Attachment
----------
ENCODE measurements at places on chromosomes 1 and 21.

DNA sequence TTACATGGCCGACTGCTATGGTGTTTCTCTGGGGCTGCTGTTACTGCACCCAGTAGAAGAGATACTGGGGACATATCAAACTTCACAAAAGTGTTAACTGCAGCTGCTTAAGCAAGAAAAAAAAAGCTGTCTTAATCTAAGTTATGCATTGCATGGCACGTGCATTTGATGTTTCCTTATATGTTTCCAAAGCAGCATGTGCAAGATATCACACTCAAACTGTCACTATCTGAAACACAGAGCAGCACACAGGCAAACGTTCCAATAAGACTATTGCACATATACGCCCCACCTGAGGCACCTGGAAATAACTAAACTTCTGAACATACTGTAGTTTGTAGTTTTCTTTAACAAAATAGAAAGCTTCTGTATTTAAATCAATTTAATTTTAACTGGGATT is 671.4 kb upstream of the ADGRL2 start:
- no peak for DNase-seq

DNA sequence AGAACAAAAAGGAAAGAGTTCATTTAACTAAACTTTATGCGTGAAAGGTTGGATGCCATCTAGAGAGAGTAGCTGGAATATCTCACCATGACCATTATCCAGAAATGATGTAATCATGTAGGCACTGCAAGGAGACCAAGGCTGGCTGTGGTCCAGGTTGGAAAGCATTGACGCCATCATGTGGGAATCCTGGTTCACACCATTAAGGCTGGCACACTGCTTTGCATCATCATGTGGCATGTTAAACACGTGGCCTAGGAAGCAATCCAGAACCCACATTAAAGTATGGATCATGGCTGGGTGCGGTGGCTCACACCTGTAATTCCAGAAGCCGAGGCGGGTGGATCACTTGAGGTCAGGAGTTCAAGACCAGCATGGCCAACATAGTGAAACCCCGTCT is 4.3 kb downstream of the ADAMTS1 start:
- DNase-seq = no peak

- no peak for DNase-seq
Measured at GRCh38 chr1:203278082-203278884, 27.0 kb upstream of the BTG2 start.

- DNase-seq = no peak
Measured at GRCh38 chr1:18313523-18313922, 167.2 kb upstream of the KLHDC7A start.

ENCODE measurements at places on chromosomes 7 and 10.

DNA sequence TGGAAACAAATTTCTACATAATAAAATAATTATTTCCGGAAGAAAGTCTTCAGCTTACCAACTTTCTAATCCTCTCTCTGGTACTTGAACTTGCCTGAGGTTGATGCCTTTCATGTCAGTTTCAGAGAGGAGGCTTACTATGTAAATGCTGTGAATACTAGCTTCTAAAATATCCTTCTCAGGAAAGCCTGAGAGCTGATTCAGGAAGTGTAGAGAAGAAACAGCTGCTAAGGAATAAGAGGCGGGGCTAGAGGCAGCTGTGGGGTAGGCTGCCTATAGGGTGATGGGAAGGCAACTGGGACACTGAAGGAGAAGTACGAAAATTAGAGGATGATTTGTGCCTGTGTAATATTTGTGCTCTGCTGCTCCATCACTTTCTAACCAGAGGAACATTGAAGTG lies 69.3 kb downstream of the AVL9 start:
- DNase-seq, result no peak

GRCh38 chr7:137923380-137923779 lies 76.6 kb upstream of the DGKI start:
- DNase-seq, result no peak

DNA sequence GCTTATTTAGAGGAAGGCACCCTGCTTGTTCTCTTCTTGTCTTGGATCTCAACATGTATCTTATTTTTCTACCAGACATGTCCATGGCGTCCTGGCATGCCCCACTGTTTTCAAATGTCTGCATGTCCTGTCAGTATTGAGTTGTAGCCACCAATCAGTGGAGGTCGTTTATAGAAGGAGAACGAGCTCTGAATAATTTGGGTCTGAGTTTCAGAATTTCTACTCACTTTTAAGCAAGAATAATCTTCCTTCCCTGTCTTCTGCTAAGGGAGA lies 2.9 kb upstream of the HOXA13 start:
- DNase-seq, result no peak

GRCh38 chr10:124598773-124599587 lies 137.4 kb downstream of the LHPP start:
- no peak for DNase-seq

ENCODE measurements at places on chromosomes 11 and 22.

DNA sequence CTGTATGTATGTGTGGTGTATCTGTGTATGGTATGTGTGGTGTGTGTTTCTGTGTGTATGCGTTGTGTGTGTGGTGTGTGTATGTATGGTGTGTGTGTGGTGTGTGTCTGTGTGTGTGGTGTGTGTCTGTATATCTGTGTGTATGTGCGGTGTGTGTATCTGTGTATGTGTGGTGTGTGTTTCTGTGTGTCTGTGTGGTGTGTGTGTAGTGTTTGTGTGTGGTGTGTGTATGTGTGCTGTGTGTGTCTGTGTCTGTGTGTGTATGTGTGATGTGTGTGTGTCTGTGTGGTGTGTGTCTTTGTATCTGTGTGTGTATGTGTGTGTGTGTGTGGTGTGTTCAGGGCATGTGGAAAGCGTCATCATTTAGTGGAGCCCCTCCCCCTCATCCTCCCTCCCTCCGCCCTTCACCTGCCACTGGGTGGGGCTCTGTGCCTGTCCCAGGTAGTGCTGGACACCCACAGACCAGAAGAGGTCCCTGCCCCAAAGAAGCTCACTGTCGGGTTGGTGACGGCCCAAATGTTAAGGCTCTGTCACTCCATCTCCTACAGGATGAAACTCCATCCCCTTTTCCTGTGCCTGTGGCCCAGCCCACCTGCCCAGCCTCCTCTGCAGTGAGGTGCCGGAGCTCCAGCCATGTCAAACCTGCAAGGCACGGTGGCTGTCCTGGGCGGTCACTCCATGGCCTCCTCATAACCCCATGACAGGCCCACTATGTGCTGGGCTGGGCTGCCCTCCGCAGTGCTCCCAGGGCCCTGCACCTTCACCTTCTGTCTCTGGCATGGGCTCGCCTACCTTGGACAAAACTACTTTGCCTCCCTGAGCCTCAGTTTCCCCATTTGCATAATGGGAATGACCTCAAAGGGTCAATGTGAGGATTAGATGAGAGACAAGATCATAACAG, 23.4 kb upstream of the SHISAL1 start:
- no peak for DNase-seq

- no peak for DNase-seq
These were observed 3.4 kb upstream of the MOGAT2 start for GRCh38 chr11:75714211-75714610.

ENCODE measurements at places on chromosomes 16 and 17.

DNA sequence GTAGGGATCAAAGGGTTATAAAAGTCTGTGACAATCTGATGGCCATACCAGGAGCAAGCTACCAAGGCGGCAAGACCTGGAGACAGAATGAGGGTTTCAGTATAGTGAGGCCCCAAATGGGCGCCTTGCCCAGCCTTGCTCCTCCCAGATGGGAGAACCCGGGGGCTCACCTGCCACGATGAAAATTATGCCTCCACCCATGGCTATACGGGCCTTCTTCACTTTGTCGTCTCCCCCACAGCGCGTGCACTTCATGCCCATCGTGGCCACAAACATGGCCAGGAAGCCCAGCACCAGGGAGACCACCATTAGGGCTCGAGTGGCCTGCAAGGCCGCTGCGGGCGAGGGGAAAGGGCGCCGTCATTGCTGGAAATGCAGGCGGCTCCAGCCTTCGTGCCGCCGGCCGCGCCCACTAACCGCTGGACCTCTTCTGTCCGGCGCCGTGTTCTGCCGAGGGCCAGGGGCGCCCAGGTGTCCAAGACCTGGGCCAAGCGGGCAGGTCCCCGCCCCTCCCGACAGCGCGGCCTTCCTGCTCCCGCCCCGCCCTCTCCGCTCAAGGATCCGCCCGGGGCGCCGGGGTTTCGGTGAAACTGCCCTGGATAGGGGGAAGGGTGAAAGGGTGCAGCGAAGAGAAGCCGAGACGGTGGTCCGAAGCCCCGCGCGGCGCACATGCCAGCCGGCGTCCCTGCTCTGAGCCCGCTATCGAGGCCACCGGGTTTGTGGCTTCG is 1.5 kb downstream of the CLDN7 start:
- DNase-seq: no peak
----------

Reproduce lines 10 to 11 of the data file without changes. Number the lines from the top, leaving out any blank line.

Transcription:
ENCODE measurements at places on chromosomes 7 and 10.

DNA sequence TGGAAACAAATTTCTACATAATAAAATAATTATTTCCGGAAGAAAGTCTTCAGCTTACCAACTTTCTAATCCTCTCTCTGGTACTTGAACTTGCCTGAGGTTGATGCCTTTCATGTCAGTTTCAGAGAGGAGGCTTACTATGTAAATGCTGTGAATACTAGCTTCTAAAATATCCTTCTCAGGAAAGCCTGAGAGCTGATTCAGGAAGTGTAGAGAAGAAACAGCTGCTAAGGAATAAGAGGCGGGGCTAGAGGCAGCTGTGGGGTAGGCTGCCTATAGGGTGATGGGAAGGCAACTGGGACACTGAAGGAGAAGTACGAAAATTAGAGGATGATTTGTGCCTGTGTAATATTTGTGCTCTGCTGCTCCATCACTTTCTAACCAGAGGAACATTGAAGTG lies 69.3 kb downstream of the AVL9 start: